“We fielded the Democracy Monitor survey before nationwide protests over the death of George Floyd at the hands of police in Minnesota and before COVID-19,” said David Schleifer, Vice President and Director of Research at Public Agenda. “The impacts of these events, and whether awareness of the impacts of racism grows as a result of the Black Lives Matter movement is an area we plan to track in future research. It is clear, however, that in the short term they have accelerated and intensified the desire for new ways of thinking about public participation and the role of government.”

“Greater Voice, Greater Impact: Americans’ Views on Making Democracy Work for Everyone” found that a sense of responsibility to uphold democracy remains in the majority. The 2019 report found that sixty four percent of Americans feel that It’s mostly our responsibility as Americans to help find solutions–it’s not enough to just vote and pay taxes. The research report makes clear that people want to have a greater voice in the decisions that affect their lives and are enthusiastic about democratic innovations such as participatory budgeting, ballot initiatives and citizen juries. Public Agenda recently released a report that examined participatory budgeting in New York City, where the practice has been adopted by dozens of city council members and through which notable shifts in funding priorities have emerged.

The second Yankelovich Democracy Monitor report found about half of Americans want their local governments to implement the above mentioned reforms, the most common reason being to put more control in the hands of the people. Four in ten Americans say the design and structure of our nation’s government need significant change no matter whom we elect to represent us, indicating a strong desire among Americans to rethink who democracy serves.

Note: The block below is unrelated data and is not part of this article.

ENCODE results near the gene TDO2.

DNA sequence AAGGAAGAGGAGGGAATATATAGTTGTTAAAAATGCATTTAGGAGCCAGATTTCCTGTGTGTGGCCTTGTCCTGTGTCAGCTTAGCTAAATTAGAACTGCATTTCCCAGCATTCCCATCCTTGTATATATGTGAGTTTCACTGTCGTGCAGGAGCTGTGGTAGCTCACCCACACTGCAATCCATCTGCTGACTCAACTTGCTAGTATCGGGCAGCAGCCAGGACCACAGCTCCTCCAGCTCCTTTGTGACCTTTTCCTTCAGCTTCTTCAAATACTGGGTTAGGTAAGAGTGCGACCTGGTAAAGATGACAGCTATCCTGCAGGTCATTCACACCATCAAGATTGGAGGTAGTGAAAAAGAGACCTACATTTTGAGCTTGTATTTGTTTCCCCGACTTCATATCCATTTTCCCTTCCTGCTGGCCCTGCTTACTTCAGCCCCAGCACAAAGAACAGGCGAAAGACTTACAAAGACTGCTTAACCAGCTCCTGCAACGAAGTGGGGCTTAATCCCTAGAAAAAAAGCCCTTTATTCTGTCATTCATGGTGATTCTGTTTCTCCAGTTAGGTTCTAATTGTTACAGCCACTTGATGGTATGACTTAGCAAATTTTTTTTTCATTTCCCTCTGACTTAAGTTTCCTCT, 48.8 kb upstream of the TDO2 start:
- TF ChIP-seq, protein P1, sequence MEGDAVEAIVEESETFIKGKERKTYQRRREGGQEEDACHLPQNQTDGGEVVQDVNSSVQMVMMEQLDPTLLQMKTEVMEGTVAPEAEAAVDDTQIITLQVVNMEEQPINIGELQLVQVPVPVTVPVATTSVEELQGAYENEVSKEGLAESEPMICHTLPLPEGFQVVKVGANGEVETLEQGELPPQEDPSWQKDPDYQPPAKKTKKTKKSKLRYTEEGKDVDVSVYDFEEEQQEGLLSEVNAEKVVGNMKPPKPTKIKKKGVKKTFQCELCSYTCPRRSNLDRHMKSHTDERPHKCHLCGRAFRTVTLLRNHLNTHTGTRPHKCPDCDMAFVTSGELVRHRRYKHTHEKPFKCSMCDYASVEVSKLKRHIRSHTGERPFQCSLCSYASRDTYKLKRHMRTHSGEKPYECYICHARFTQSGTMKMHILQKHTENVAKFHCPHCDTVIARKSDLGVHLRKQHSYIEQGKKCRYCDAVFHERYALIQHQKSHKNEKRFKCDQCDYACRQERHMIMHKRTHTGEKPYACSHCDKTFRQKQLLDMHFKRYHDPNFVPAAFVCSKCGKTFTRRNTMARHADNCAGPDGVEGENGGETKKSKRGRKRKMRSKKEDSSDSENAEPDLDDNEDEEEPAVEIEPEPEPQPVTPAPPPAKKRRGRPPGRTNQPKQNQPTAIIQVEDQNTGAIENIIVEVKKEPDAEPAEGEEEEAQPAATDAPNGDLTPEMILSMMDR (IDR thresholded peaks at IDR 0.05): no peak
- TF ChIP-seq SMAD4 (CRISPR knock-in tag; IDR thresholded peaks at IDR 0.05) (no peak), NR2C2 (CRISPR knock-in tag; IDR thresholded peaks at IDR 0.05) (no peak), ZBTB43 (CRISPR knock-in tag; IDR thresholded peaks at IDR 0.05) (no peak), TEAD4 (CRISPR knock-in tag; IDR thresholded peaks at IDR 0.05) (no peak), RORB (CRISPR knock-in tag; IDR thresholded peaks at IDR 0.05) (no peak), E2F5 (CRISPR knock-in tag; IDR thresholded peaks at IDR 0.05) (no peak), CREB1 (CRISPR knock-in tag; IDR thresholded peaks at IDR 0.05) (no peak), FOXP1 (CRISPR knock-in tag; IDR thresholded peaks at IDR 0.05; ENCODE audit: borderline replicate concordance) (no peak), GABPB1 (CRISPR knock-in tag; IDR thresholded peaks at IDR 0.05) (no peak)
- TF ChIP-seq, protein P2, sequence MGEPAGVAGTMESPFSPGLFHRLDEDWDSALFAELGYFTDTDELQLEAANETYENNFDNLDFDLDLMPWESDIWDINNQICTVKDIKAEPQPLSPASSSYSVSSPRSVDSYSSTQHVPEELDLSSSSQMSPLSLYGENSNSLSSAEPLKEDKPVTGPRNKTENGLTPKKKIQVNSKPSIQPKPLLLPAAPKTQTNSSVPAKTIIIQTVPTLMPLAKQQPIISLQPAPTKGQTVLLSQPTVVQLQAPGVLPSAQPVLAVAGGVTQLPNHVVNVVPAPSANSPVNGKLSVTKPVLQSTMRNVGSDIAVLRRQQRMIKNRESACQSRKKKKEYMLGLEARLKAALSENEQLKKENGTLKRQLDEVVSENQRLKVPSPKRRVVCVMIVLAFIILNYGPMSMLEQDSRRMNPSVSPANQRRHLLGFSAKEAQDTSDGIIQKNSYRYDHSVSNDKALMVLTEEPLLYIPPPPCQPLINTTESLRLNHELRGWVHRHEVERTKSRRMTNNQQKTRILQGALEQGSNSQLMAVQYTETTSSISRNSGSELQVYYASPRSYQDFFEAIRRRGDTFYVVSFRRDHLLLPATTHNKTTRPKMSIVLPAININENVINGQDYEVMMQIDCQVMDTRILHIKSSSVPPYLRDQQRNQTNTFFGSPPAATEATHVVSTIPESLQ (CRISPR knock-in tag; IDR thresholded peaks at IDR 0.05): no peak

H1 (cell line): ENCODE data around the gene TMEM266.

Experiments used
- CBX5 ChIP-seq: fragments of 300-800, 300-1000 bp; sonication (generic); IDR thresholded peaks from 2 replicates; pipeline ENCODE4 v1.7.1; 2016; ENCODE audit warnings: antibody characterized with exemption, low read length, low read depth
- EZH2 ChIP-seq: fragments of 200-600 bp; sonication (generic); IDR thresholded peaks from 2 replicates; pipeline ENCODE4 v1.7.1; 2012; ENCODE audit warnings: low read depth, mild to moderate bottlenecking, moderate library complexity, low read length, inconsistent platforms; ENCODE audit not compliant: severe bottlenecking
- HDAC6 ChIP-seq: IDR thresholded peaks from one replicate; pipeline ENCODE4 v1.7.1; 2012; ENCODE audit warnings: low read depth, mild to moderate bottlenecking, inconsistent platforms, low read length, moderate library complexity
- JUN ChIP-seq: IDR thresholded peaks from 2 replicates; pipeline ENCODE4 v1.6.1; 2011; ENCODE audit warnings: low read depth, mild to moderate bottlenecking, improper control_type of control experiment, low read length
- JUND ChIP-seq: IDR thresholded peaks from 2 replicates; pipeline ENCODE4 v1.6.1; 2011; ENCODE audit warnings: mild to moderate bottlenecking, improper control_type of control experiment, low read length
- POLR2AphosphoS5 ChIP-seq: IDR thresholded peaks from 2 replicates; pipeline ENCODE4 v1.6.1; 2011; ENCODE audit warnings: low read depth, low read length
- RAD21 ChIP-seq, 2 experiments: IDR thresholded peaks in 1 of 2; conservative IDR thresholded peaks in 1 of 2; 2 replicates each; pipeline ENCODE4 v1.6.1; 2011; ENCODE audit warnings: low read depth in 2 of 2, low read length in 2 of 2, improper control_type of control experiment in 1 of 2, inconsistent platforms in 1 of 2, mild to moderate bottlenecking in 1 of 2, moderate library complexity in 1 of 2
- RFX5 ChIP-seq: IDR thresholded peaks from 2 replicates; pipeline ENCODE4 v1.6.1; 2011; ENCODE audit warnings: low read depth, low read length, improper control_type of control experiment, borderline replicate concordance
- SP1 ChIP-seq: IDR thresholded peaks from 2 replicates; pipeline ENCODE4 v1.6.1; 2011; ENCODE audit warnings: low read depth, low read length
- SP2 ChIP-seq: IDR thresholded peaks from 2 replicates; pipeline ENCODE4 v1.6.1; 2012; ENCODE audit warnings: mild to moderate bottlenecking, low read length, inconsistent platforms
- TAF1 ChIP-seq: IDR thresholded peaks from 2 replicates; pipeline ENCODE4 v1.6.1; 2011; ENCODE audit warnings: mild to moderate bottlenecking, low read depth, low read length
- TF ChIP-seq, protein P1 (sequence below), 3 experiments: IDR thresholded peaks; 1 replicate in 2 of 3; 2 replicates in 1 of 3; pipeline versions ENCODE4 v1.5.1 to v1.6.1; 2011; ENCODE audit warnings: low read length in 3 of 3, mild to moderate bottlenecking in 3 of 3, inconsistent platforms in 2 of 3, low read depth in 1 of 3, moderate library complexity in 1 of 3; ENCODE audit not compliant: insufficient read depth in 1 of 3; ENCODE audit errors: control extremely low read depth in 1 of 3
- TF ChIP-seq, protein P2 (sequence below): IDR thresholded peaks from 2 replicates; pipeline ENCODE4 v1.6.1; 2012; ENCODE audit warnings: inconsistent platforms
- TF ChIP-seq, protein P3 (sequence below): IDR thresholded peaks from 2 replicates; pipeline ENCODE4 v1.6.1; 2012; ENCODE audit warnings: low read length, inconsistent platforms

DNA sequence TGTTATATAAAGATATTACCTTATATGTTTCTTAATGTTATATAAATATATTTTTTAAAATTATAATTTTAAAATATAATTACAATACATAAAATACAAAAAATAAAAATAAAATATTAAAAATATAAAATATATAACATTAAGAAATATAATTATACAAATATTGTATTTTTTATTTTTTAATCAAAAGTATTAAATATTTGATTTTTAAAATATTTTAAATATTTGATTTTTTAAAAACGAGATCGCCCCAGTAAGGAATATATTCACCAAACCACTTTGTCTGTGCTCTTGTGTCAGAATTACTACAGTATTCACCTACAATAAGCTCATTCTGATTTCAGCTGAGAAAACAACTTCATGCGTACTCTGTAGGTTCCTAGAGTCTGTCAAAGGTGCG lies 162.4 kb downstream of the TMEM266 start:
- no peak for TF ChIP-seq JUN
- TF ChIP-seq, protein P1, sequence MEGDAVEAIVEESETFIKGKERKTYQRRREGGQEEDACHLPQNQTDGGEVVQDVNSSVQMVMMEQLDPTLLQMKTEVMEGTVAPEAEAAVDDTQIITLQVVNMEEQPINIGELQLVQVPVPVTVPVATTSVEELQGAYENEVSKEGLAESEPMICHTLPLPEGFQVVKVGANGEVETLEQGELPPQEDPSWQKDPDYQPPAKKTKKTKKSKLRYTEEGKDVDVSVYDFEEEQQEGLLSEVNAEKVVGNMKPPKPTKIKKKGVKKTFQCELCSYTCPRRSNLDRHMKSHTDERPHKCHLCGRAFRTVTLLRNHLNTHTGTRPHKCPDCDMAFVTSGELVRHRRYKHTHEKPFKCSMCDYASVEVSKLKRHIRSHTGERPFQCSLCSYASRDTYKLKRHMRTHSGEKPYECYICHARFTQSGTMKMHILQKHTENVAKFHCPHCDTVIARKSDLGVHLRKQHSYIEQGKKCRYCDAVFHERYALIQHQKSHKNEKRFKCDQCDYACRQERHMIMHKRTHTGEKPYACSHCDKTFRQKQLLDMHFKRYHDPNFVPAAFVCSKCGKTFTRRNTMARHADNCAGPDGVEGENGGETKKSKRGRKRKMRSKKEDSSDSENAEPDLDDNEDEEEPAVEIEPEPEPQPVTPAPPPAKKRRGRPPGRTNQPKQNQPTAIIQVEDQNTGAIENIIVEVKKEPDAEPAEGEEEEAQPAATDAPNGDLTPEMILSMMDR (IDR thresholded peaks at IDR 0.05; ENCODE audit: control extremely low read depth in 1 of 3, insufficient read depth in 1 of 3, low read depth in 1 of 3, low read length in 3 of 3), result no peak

“One of the report’s most significant findings is that people want more equitable, deliberative and collaborative relationships with their governments,” said Matt Leighninger, Vice President for Public Engagement & Director of the Yankelovich Center at Public Agenda. “They want a greater voice in decision making and problem solving, and they are open to a wide range of new democratic reforms and practices.”

The Yankelovich Democracy Monitor is a multi-year, solutions-focused survey of Americans conducted by Public Agenda in partnership with the Kettering Foundation. To complete the survey, Public Agenda contacted a nationally representative sample of 1,000 Americans in the fall of 2018 and the fall of 2019.

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About Public Agenda

Public Agenda is a nonpartisan research and public engagement organization dedicated to a healthy, just, and effective democracy. We support informed citizens, engaged communities, and responsive public institutions. We also elevate diverse voices, build common ground and foster progress on issues of concern to the American public. These include K-12 education, higher education, health care, economic opportunity, and democracy reform. Find Public Agenda online at PublicAgenda.org, and on social media at FB@publicagenda/Twitter@publicagenda/Instagram@publicagenda_.